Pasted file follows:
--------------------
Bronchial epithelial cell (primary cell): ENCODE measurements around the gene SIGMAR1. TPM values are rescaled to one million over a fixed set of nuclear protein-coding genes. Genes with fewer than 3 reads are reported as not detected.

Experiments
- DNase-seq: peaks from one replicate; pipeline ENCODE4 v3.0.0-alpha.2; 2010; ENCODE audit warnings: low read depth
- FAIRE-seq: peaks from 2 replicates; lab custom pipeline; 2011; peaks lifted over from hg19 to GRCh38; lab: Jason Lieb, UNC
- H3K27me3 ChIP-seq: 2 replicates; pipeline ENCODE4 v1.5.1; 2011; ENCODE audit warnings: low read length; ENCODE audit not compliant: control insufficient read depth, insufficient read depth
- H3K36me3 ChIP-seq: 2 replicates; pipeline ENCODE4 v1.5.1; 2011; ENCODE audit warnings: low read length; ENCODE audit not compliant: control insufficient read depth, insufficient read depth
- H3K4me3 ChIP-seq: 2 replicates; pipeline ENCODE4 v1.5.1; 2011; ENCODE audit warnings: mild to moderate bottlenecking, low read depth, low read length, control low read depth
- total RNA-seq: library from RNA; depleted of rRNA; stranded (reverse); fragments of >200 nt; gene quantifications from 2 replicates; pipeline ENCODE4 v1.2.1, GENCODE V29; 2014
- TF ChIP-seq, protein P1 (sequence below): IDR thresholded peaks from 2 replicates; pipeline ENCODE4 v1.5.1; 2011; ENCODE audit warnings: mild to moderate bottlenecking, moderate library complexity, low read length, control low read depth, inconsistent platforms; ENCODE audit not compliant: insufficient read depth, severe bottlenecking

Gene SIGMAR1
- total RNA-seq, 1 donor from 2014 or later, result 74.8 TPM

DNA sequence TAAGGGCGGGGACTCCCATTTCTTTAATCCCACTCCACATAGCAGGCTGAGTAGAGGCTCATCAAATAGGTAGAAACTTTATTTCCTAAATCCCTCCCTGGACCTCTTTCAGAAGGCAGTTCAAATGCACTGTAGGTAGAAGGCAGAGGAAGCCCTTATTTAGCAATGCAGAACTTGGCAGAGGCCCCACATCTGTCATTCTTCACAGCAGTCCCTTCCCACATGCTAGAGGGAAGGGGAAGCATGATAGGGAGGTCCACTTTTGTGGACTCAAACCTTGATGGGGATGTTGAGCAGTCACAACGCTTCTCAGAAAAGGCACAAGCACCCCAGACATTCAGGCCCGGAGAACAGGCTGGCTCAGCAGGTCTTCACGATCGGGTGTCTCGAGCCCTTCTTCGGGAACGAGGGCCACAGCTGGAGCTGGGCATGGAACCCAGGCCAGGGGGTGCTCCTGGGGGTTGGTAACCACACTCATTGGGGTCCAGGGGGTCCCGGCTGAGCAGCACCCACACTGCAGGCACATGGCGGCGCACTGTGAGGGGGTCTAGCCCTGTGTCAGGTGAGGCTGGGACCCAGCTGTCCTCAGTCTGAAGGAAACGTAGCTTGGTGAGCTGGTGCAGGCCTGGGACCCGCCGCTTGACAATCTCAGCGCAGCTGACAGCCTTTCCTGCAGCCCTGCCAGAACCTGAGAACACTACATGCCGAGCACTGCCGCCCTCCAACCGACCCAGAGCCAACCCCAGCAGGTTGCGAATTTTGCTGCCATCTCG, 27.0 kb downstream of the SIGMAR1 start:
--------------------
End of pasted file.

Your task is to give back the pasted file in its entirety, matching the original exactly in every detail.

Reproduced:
Bronchial epithelial cell (primary cell): ENCODE measurements around the gene SIGMAR1. TPM values are rescaled to one million over a fixed set of nuclear protein-coding genes. Genes with fewer than 3 reads are reported as not detected.

Experiments
- DNase-seq: peaks from one replicate; pipeline ENCODE4 v3.0.0-alpha.2; 2010; ENCODE audit warnings: low read depth
- FAIRE-seq: peaks from 2 replicates; lab custom pipeline; 2011; peaks lifted over from hg19 to GRCh38; lab: Jason Lieb, UNC
- H3K27me3 ChIP-seq: 2 replicates; pipeline ENCODE4 v1.5.1; 2011; ENCODE audit warnings: low read length; ENCODE audit not compliant: control insufficient read depth, insufficient read depth
- H3K36me3 ChIP-seq: 2 replicates; pipeline ENCODE4 v1.5.1; 2011; ENCODE audit warnings: low read length; ENCODE audit not compliant: control insufficient read depth, insufficient read depth
- H3K4me3 ChIP-seq: 2 replicates; pipeline ENCODE4 v1.5.1; 2011; ENCODE audit warnings: mild to moderate bottlenecking, low read depth, low read length, control low read depth
- total RNA-seq: library from RNA; depleted of rRNA; stranded (reverse); fragments of >200 nt; gene quantifications from 2 replicates; pipeline ENCODE4 v1.2.1, GENCODE V29; 2014
- TF ChIP-seq, protein P1 (sequence below): IDR thresholded peaks from 2 replicates; pipeline ENCODE4 v1.5.1; 2011; ENCODE audit warnings: mild to moderate bottlenecking, moderate library complexity, low read length, control low read depth, inconsistent platforms; ENCODE audit not compliant: insufficient read depth, severe bottlenecking

Gene SIGMAR1
- total RNA-seq, 1 donor from 2014 or later, result 74.8 TPM

DNA sequence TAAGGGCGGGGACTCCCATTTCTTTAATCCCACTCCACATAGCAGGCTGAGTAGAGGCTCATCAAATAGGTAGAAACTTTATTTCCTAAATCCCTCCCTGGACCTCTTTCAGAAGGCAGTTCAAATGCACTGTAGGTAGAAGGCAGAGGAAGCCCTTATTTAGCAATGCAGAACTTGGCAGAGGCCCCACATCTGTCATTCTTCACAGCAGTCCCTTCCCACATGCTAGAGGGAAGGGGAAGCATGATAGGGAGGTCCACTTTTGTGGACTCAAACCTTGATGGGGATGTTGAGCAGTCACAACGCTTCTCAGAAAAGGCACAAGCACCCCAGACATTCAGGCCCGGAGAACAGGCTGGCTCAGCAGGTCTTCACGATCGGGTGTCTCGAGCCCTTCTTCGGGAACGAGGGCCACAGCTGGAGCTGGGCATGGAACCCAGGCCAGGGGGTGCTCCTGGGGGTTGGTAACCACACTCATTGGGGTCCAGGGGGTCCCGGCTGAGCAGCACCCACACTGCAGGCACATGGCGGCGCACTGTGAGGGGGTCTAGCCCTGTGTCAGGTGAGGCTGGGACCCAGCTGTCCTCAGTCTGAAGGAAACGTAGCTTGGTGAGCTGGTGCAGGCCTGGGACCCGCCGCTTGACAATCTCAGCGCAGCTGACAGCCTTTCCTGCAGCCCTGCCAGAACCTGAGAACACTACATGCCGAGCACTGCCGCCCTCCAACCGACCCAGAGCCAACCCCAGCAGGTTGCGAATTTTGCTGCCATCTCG, 27.0 kb downstream of the SIGMAR1 start: